Check out my new e-book for 27 ways to meet people in DC in 2017.
Trying to make friends in DC can be a frustrating and disheartening venture, especially when everyone is telling you how easy it is because so many new people are always moving into the area. The important thing is not to give up! Making friends takes time. Below is a compiled list of suggestions I’ve written about in the past. And remember, it’s a numbers game! Keep putting yourself out there and sooner or later you’ll have success.
- Try an uncommon sport: The great thing about becoming involved in a less common sport is that the communities tend to be small and members are usually really happy to have new people join. A perfect recipe for new friends!
- Volunteer: This past spring I began volunteering as an English teacher for LETC. It’s been a fantastic experience and, on top of that, I’ve become friends with my co-teacher. I also met my boyfriend while volunteering at the Natural History Museum. I think in terms of meeting friends, a volunteer activity that allows you to regularly see the same people is ideal.
- Professionals in the City: This organization has loads of events including speed dating. A few months ago I went to an evening organized by Professionals in the City and the Japanese embassy, and it was just lovely. They also offer trips both locally and internationally.
- Ultimate Frisbee: My boyfriend has met virtually all of his friends over the last couple years playing Frisbee. And they are a great group of people. They’re the type of friends who throw surprise birthday parties for each other and go as a group to take someone to the airport. They’re super smart too. A lot of his teammates work in international development or are engineers. And you don’t have to be good or experienced to play (though it’s important to note that some teams are much more competitive than others).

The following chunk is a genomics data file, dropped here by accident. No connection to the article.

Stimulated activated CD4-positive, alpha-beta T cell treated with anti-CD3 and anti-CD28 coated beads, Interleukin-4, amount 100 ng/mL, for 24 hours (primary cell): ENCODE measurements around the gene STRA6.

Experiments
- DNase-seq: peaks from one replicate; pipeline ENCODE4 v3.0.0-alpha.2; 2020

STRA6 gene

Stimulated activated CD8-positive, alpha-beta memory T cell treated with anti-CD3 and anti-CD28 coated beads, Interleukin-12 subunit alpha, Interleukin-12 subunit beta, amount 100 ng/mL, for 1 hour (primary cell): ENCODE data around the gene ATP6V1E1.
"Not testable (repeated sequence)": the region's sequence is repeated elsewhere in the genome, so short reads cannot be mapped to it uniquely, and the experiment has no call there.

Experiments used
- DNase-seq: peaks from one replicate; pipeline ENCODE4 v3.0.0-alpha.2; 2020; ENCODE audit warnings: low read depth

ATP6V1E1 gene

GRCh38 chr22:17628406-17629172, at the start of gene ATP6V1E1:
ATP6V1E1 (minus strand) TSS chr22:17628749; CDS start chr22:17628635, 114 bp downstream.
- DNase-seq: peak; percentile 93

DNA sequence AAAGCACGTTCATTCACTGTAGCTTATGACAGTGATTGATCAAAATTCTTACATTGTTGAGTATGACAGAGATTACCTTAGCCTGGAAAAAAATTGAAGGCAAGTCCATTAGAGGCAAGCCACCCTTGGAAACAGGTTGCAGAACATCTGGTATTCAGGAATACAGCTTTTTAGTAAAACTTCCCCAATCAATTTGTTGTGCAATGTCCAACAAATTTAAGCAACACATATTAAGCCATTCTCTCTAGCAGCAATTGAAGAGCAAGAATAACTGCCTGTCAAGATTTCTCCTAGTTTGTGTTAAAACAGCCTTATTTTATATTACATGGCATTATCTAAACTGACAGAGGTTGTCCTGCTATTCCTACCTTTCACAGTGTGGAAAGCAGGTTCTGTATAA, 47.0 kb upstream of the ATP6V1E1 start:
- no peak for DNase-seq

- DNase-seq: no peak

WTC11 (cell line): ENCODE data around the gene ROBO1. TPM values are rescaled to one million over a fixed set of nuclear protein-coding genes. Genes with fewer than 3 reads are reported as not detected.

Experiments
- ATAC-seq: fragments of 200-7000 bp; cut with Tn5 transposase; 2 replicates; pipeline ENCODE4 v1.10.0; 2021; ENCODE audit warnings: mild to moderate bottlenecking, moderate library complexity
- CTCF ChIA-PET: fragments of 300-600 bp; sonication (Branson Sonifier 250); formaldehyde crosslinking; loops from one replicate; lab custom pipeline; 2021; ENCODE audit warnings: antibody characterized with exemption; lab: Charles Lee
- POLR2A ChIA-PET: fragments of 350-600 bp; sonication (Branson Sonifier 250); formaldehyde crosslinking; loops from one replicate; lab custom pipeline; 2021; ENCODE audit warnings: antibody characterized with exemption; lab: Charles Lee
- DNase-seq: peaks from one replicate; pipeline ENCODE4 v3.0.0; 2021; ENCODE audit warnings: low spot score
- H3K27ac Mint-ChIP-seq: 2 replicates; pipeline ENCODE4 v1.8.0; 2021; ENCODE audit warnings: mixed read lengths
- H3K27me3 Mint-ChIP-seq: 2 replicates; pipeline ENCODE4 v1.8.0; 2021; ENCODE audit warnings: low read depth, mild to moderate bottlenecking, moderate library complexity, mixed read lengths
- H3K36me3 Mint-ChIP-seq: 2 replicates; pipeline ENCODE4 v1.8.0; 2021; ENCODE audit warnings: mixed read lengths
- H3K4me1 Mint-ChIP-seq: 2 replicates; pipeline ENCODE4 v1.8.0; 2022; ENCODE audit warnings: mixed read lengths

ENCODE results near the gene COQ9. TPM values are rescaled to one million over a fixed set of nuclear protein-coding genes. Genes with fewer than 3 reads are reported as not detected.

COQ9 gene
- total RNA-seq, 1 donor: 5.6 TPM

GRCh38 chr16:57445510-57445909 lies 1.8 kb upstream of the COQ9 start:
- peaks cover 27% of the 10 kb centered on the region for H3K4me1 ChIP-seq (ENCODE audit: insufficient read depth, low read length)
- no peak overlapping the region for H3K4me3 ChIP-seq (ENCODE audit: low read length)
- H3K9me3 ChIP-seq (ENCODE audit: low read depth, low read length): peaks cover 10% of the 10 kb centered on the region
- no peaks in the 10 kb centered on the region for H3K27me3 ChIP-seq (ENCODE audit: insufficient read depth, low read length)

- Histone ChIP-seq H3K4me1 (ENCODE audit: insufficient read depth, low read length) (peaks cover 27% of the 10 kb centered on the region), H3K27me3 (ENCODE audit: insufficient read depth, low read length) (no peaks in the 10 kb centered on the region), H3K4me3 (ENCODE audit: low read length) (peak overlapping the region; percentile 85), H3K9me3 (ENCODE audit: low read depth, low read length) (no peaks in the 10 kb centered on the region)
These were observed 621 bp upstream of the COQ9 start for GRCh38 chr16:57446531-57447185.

- Kickball: One of my very first posts was encouraging people to check out joining a kickball team. It is one of the easiest ways to meet people and you by no means need to be particularly athletic. A big part of the culture is going to the team’s bar after games, so if that’s not your thing, it might not be a good fit.
- Take a class: Similarly to regular volunteer opportunities, classes are great because they allow you to get to know a group of people over a period of time. Plus, even if you don’t make new friends, you’ve at least learned something.
- Join a book club: Again, this is great because you generally see the same people on a regular basis. Sometimes it takes awhile to find a book club that’s the right fit, but don’t get discouraged, there are many in the DC area.
- Meetup.com: I’ve had a lot of success using Meetup.com. I became friends with a woman at a 20s and 30s ladies going out group, and we became so close I was in her wedding. I’m also involved with a weekly writing group through Meetup.com. It’s a great way to find people with similar interests.